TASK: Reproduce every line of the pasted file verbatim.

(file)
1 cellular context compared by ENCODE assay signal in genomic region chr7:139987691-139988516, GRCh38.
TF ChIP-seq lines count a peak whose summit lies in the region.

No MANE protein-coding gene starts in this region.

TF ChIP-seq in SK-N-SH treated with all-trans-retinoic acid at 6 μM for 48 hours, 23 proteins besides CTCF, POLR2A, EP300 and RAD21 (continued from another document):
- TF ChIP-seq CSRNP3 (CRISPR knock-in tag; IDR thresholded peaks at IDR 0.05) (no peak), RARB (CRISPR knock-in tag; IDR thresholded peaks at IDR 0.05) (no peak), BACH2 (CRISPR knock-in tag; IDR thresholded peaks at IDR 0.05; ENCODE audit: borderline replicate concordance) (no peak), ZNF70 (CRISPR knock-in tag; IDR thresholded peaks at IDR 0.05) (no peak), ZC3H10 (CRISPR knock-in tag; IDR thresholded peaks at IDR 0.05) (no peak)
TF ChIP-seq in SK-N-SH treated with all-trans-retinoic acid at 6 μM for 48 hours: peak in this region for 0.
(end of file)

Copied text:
1 cellular context compared by ENCODE assay signal in genomic region chr7:139987691-139988516, GRCh38.
TF ChIP-seq lines count a peak whose summit lies in the region.

No MANE protein-coding gene starts in this region.

TF ChIP-seq in SK-N-SH treated with all-trans-retinoic acid at 6 μM for 48 hours, 23 proteins besides CTCF, POLR2A, EP300 and RAD21 (continued from another document):
- TF ChIP-seq CSRNP3 (CRISPR knock-in tag; IDR thresholded peaks at IDR 0.05) (no peak), RARB (CRISPR knock-in tag; IDR thresholded peaks at IDR 0.05) (no peak), BACH2 (CRISPR knock-in tag; IDR thresholded peaks at IDR 0.05; ENCODE audit: borderline replicate concordance) (no peak), ZNF70 (CRISPR knock-in tag; IDR thresholded peaks at IDR 0.05) (no peak), ZC3H10 (CRISPR knock-in tag; IDR thresholded peaks at IDR 0.05) (no peak)
TF ChIP-seq in SK-N-SH treated with all-trans-retinoic acid at 6 μM for 48 hours: peak in this region for 0.